Lawmakers face controversial issues this veto session

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JEFFERSON CITY - Abortion, guns in schools and electronic cigarettes are some of the controversial issues on the table as lawmakers meet Wednesday to decide whether to override a record number of bills Gov. Jay Nixon vetoed from the legislative session.

Lawmakers must vote to override Nixon's vetoes by a two-thirds majority in order for the bills to become laws.

With a Republican majority in the House and Senate, many bills previously vetoed could still go into affect.

KOMU 8 News breaks down three key items here:

ABORTION BILL

A woman in Missouri currently must wait 24-hours to receive an abortion after she requests the procedure from her caregiver.

House Bill 1307 would increase this mandatory waiting period to 72-hours, two days more than is currently required.

Planned Parenthood legislative intern Dina Van Der Zalm said this waiting period poses an extra barrier to health care for women, especially those with lower incomes.

"They've made it clear there's no medical basis," she said, "So the implication here is, 24 hours isn't enough for you to make this decision, if we gave you 72 hours, you would change your mind."

She said that implies "I can't make the decision that's right for me in 24 hours."

There is only one clinic in Missouri that currently performs abortions, so women often must travel hours to receive the procedure. Transportation, lodging and childcare can be very expensive for women who choose to undergo the procedure.

Opponents of the bill said requiring the added wait time would just make abortions even more inaccessible for women from lower income brackets who often can't afford to take time off from work.

Proponents of the bill said it would give women more time to make an informed decision.

"I think the 72-hour bill is much more appropriate to a person, a mother, deciding what she's going to do about the life of her unborn child," said Rep. Ed Emery, R-Lamar, "To try to shorten that, to me, is completely wrong."

Emery said other medical operations require patients to wait weeks or months to undergo surgery so they can understand the full weight of their decisions. He said abortions should be no different.

The possibility of a 72-hour waiting period for abortions is not unique to Missouri, both Utah and South Dakota have already enacted the provision.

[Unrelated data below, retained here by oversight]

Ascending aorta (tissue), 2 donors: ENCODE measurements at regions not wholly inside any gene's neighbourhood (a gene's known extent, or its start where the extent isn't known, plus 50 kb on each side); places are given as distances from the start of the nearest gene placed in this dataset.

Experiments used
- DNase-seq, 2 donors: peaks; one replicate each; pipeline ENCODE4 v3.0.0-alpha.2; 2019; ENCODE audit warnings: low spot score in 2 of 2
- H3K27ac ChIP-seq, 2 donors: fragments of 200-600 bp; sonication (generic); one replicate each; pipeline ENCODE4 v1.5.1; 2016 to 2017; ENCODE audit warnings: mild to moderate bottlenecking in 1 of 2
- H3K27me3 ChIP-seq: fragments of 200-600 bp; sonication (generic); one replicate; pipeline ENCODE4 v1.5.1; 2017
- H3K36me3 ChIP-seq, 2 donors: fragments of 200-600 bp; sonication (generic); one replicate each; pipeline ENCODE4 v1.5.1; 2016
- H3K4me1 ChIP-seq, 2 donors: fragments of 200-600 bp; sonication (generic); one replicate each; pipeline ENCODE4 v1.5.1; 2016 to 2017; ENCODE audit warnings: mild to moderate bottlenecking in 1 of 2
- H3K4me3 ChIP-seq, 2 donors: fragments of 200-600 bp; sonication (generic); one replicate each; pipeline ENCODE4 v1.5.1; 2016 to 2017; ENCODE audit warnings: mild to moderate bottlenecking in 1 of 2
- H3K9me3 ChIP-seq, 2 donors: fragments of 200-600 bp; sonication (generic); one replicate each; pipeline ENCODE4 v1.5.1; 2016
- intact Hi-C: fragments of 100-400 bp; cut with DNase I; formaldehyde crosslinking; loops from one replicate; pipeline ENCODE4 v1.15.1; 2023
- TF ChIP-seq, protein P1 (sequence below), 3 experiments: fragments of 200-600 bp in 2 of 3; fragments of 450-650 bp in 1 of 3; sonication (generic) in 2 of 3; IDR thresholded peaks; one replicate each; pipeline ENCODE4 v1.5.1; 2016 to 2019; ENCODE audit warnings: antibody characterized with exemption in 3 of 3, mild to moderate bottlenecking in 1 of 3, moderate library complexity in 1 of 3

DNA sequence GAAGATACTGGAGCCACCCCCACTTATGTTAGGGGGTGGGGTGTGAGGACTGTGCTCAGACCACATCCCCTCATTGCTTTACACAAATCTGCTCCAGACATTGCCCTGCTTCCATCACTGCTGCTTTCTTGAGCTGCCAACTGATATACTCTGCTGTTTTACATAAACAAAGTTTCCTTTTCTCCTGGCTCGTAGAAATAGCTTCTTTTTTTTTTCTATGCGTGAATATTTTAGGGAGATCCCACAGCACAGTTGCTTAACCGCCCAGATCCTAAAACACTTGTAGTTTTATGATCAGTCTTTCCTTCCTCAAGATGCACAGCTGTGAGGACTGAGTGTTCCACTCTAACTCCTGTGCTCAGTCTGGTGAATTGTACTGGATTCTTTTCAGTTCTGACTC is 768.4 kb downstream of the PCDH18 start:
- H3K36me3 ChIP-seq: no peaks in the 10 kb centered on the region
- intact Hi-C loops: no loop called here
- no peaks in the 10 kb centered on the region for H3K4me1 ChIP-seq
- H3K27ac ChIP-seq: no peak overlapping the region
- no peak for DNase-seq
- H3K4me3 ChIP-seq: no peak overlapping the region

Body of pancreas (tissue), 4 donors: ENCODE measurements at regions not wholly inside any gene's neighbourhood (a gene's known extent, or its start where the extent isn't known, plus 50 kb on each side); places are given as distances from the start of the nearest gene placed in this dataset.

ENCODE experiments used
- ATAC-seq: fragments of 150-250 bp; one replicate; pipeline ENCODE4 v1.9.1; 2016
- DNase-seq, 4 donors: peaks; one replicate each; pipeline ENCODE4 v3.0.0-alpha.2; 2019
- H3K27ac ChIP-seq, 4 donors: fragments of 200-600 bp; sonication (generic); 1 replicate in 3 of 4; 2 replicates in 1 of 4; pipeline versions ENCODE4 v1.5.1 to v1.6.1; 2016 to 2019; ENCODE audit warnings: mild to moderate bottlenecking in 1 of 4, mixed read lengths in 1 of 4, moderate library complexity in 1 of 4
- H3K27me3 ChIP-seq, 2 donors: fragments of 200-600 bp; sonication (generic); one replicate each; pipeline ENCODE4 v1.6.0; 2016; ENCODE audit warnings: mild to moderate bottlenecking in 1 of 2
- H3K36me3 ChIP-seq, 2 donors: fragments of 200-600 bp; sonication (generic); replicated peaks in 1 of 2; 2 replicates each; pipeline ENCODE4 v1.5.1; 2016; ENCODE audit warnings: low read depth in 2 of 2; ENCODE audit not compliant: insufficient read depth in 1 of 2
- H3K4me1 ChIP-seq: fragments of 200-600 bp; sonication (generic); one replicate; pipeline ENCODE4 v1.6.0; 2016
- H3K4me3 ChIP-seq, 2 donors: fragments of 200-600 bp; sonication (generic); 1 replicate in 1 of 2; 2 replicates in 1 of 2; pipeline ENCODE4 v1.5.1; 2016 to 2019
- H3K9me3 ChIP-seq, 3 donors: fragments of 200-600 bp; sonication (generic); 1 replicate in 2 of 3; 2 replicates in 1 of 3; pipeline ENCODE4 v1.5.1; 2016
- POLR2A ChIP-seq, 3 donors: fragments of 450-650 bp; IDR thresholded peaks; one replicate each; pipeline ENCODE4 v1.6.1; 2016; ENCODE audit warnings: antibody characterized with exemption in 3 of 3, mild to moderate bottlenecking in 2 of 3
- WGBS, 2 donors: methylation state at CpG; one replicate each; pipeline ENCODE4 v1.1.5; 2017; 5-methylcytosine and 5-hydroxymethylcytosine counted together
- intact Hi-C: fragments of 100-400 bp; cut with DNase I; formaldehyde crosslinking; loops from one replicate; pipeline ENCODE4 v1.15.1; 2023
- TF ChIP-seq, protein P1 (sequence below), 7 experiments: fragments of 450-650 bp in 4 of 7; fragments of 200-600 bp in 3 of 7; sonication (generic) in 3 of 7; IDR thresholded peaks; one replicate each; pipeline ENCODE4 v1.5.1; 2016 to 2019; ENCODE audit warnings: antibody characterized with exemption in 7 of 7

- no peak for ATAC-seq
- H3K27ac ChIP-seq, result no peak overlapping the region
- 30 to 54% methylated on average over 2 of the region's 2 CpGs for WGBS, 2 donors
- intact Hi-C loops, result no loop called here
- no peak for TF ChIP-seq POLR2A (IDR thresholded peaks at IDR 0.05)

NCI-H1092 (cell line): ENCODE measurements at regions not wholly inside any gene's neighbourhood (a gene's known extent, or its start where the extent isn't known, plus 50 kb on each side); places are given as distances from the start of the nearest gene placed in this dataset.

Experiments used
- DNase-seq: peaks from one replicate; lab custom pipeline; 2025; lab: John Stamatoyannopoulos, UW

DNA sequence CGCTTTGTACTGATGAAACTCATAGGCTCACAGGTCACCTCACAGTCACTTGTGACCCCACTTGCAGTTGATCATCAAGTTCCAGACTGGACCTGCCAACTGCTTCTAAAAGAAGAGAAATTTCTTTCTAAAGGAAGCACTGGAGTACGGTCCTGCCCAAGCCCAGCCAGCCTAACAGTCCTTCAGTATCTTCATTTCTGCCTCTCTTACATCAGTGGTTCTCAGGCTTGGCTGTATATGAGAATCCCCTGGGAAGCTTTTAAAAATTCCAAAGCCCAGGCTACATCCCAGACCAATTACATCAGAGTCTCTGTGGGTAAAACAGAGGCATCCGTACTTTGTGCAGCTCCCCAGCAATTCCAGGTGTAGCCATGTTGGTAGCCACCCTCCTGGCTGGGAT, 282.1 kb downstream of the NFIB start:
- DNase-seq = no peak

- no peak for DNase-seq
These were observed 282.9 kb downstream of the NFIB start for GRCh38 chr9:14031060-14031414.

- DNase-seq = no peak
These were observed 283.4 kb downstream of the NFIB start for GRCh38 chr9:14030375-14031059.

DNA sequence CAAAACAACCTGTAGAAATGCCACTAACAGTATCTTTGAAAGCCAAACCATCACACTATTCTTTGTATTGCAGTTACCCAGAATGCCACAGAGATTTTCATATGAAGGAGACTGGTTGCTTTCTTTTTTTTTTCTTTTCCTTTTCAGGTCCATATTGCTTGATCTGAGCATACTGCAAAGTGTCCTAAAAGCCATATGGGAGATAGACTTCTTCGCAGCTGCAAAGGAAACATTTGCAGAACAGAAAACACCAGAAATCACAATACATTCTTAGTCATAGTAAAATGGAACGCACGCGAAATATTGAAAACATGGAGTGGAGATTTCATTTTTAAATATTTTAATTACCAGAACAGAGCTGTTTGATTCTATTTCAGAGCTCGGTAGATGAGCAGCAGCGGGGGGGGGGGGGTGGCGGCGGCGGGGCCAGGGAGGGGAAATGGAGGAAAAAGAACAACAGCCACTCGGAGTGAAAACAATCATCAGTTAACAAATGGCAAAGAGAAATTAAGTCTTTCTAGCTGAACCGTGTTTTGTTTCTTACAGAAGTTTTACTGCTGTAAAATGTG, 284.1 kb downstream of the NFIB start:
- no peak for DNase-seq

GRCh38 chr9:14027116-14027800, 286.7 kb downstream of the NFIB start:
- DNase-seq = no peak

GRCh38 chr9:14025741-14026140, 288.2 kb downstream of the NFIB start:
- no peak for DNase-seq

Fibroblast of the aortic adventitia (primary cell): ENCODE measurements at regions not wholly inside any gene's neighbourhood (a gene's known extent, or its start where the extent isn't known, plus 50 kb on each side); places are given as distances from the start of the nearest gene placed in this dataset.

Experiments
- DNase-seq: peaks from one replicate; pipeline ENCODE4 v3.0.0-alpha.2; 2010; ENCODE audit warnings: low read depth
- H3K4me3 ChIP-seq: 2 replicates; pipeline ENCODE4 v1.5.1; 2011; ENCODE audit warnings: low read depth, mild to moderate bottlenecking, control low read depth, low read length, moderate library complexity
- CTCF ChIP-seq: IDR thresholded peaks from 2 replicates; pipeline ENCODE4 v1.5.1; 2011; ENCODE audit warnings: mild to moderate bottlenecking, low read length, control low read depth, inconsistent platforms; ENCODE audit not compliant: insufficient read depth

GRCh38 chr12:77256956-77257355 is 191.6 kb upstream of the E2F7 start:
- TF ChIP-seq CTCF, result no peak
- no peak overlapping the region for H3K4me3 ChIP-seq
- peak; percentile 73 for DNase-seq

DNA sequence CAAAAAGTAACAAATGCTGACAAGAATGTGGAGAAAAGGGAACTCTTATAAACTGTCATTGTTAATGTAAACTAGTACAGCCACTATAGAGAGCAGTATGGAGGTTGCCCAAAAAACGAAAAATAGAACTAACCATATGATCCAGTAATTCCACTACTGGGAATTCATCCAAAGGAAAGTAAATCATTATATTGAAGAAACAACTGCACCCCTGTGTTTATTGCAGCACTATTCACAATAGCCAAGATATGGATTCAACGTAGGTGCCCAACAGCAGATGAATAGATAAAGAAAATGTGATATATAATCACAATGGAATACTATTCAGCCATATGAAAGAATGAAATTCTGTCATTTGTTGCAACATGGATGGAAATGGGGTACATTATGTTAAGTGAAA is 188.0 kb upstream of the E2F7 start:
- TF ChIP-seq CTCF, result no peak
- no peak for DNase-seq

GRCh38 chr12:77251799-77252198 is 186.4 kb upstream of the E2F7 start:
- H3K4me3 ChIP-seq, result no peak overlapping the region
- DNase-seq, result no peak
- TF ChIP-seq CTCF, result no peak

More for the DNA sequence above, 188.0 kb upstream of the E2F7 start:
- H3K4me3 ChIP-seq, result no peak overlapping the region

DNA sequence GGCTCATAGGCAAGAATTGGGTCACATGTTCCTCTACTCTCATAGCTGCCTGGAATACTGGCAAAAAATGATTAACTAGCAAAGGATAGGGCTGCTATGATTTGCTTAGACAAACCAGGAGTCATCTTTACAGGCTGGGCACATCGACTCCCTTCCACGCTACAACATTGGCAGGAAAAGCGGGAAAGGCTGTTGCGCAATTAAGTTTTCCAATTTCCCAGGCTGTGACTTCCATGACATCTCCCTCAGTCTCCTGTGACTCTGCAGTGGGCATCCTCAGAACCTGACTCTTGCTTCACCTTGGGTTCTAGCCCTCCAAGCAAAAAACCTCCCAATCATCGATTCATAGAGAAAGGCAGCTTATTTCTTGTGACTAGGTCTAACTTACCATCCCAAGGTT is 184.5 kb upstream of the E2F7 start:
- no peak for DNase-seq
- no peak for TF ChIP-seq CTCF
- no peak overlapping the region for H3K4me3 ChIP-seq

See Gov. Nixon's veto letter.

GUNS IN SCHOOLS

Senate Bill 656 would allow faculty to carry concealed guns in public schools.

Districts would be allowed to designate teachers or administrators as "school protection officers." The faculty members would to go through special training before they could carry the weapons in school.

Supporters of the bill argued it would help teachers protect students from intruders or student shooters, especially in light of numerous school shootings in recent years.

"It comes down to a debate of time and whether or not you feel like you have the adequate amount of time and training to be able to react in a situation like that," said Michelle Baumstark, Community Relations Director for Columbia Public Schools.

Opponents said they are worried children could gain access to a teacher's weapon, arming a student who otherwise might have not had access to a gun. Some questioned whether teachers would have sufficient training to really protect students.

See Gov. Nixon's veto letter.

ELECTRONIC CIGARETTES

Electronic cigarettes currently aren't subject to tobacco taxes and regulations in Missouri, and the bill would mean they could not be taxed in the future.

Under Senate Bill 841, e-cigarettes would not be defined as "tobacco products," despite the fact that many contain nicotine derived from tobacco.

E-cigarettes would be exempt from tobacco regulations and taxes traditional cigarettes are subject to.

The FDA proposed expanding regulations to include vapor products like e-cigarettes in April.

Stacy Reliford, with the American Cancer Society, said the bill started out as an effort to keep e-cigarettes from people under 18. However, she said the provision to make them exempt from taxes would be detrimental to public health.

"It's good intention but not good public policy," Reliford said.

James O'Shea, manager of Columbia e-cigarette shop Aqueous Vapor, said he thinks the bill is a good idea since it would keep e-cigarettes away from minors.

"I used e-cigarettes to stop smoking," he said. "While it still probably isn't beneficial to your health, I think it's a better alternative."

Dr. Lucas Buffaloe said he is against the bill, because he does not want to encourage members of the public to use e-cigarettes.

"We don't know whether it's safer," he said. "We just don't have enough information."

Buffaloe said several patients have told him they were using e-cigarettes to quite smoking or as a "safer" alternative. However, there isn't enough research that supports e-cigarettes being any safer than traditional cigarettes to come to a conclusion.

See Gov. Nixon's veto letter.

 

 

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